Personas and Champions

There are several reasons why the concept of personas is so useful to design, and a few are touched on in Alan Cooper's recent “Origin of Personas” article. One point not covered is this simple fact: When you design with specific people in mind, and help these people improve their quality of life by easing their daily tasks, you create champions for your product.

Project managers talk about “stakeholder buy-in” or “ownership” as a key to successful adoption. In “The Tipping Point” Malcolm Gladwell discusses the role of champions (who he subdivides into “Connectors, Mavens, and Salespeople“) in the success of a message or product. To pull in one more sales concept, sales isn't about selling the product, but selling yourself.

To put it all together, success is about getting credible, influential people to adopt a message as their own. Helping these people demonstrate specific results is the best goal you can aim for. Do that, and the message spreads itself.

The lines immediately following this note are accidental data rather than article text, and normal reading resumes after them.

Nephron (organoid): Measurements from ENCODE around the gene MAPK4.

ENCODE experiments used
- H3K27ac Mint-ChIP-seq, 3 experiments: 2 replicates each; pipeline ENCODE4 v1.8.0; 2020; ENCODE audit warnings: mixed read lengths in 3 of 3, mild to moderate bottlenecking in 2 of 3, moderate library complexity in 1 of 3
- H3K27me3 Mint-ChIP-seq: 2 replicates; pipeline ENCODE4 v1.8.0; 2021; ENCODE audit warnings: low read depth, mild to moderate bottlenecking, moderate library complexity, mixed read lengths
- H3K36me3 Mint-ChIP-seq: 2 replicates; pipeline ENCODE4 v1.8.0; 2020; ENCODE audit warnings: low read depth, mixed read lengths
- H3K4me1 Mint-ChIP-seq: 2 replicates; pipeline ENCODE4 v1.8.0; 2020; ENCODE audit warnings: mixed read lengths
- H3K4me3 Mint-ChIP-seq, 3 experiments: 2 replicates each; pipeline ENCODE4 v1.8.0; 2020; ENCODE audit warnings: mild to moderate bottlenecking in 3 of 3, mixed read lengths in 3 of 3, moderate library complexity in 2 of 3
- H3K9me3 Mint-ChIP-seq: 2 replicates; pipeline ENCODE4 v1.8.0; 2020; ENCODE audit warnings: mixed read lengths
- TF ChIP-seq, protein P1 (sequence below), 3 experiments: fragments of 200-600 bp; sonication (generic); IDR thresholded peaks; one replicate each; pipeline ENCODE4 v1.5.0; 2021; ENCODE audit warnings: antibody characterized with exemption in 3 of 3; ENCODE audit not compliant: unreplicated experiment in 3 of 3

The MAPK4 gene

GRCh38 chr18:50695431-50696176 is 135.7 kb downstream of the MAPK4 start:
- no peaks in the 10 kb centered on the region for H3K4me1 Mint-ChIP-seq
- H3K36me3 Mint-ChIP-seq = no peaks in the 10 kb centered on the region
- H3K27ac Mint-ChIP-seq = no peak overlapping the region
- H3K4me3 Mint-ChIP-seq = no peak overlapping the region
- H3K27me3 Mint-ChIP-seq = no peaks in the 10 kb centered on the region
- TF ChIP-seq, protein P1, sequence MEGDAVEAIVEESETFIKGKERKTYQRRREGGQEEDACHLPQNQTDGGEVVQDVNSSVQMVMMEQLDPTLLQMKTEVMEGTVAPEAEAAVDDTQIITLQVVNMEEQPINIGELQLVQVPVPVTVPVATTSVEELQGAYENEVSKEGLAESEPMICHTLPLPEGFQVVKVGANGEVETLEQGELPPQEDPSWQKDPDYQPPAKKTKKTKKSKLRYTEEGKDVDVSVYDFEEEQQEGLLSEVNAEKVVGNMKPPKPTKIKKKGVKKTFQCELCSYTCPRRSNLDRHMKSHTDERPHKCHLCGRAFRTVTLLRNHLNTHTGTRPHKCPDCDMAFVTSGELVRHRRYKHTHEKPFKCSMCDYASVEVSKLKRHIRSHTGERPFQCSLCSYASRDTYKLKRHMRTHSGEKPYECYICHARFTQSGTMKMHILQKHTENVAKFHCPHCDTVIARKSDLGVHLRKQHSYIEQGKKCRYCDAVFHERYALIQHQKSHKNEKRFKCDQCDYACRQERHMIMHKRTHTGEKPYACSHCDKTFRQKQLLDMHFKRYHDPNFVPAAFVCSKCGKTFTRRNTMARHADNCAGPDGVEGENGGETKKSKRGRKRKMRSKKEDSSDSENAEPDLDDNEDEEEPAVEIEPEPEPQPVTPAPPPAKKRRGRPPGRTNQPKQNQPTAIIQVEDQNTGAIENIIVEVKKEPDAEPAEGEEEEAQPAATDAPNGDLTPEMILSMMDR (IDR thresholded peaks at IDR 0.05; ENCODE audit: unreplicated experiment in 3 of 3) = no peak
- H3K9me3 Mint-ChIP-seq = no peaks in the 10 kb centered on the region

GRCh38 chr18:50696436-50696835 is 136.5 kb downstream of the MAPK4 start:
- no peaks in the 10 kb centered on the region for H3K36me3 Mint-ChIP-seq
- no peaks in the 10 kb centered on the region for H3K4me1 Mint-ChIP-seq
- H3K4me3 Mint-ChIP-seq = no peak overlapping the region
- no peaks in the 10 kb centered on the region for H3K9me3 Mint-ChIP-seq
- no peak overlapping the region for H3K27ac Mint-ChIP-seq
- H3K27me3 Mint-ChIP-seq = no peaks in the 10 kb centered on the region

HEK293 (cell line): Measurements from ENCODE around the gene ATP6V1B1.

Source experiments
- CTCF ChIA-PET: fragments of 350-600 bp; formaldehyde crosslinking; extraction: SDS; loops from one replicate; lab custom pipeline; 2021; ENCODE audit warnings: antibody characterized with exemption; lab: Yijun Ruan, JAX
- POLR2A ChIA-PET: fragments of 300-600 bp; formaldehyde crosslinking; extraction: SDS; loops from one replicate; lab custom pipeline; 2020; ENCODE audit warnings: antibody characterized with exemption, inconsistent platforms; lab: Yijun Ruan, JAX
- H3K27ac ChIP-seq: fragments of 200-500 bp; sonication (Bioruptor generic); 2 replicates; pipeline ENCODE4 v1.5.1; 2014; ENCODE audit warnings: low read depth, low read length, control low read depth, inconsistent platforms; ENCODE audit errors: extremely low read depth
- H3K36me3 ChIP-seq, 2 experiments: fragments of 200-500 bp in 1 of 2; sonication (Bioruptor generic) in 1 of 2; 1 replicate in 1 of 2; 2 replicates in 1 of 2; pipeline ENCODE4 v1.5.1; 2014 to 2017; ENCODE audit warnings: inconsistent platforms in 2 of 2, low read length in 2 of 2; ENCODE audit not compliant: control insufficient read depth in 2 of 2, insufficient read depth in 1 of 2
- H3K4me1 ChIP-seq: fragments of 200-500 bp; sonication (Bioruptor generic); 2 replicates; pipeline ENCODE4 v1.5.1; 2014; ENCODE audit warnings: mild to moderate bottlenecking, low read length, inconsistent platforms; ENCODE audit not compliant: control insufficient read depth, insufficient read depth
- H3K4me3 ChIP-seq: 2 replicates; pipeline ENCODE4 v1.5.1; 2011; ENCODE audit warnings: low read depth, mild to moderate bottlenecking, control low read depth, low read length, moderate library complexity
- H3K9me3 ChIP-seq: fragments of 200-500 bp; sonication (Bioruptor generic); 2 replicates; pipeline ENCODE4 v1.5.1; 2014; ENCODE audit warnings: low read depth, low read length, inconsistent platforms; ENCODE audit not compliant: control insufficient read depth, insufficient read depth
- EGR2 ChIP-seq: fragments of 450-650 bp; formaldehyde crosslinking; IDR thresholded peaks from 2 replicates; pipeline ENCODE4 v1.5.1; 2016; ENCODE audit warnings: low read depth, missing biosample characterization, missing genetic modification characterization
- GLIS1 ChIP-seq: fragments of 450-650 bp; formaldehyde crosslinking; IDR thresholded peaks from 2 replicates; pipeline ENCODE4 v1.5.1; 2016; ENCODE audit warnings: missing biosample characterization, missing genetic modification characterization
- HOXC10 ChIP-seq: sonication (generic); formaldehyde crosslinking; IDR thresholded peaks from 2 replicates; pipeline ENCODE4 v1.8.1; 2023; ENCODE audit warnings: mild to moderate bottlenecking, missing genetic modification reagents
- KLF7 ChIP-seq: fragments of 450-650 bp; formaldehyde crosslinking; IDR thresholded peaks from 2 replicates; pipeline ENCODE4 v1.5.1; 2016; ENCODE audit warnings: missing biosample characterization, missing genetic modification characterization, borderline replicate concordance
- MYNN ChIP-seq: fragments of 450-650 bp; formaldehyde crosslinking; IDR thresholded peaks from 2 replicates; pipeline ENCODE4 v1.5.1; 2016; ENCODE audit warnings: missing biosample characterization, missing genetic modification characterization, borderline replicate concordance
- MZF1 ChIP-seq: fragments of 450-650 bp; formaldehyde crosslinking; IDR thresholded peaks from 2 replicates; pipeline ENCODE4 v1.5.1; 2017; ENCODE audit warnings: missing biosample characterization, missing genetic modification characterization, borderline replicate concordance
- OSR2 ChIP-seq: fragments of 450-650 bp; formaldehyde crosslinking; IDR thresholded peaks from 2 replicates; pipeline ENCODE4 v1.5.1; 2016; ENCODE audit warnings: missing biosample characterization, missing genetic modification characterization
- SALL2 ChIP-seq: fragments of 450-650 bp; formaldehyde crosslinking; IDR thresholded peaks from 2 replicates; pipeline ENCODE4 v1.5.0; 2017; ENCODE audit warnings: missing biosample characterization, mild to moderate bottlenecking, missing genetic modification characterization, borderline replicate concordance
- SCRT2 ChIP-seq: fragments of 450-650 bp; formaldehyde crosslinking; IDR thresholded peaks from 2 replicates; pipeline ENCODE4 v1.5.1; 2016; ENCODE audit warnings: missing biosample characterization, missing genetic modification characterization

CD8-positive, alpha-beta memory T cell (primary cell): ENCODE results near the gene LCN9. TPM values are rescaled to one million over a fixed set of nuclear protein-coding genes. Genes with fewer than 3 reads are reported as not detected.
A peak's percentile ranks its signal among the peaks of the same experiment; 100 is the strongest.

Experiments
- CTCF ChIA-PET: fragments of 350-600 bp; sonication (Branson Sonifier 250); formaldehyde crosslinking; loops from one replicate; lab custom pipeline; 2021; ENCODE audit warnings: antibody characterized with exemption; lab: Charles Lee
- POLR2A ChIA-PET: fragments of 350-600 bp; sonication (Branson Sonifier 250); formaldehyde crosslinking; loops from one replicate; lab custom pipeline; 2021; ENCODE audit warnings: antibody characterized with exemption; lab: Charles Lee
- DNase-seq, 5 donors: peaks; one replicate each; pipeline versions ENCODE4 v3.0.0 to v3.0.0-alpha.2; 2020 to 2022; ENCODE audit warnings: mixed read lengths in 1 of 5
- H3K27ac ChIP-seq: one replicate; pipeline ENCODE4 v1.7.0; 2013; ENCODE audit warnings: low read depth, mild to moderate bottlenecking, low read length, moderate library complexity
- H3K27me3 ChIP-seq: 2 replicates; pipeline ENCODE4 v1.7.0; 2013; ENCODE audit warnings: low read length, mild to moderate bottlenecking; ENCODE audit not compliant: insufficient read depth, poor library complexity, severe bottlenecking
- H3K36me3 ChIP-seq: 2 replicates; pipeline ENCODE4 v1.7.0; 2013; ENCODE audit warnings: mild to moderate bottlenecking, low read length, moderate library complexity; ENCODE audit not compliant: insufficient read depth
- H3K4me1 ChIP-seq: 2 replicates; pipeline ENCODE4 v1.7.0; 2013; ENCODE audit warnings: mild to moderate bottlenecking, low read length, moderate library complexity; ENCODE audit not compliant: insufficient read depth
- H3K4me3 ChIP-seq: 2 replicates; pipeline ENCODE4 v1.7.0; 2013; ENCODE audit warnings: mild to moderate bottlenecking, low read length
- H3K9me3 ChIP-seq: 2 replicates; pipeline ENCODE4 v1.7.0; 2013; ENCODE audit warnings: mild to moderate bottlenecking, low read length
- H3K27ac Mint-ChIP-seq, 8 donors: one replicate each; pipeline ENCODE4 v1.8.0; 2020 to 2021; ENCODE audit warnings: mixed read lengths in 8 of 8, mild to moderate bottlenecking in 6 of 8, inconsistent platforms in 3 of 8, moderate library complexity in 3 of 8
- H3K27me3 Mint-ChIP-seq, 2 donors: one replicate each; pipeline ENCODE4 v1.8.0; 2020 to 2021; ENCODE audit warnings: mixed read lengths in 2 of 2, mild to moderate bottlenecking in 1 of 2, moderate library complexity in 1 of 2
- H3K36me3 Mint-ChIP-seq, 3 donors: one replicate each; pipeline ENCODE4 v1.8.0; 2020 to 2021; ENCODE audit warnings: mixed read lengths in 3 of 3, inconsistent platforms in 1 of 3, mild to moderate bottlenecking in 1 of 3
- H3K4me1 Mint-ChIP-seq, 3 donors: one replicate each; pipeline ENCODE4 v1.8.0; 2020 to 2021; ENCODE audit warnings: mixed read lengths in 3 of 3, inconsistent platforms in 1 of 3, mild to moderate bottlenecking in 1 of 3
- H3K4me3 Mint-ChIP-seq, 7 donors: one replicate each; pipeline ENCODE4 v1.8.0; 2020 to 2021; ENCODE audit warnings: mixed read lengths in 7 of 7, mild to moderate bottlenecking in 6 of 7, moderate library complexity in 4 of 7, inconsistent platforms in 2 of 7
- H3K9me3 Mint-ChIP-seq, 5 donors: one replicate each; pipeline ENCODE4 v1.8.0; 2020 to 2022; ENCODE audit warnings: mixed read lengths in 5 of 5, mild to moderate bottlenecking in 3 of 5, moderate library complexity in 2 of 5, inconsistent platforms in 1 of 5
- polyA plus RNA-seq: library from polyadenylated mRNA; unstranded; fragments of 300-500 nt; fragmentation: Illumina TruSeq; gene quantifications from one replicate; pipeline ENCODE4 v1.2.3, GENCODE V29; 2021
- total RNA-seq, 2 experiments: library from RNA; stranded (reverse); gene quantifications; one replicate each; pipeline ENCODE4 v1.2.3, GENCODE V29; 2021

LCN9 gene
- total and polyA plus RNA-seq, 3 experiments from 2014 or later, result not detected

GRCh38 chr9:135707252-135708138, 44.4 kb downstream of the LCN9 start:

Note who this equation does not include -- the so-called “decision maker” demographic, where those who sign the cheques are perceived at the top of the chain. My favourite philosopher taught that there is no such thing as “choice.” If there is uncertainty, then you are not yet aware of all the details. When you understand something clearly, the path forward is clear, and choice is irrelevant.

Are “decision-makers” irrelevant to the success of a product or message? When their decisions are based on external information and not personal experience then I would argue that yes, direct marketing to the traditional decision-maker foodchain is pointless. It is by giving potential champions (connectors, mavens, and salespeople) the power to demonstrate success that will make choice irrelevant, and clear the path for decision makers to fall your way. And to create those champions you must build specifically for their daily needs. Personas rock.

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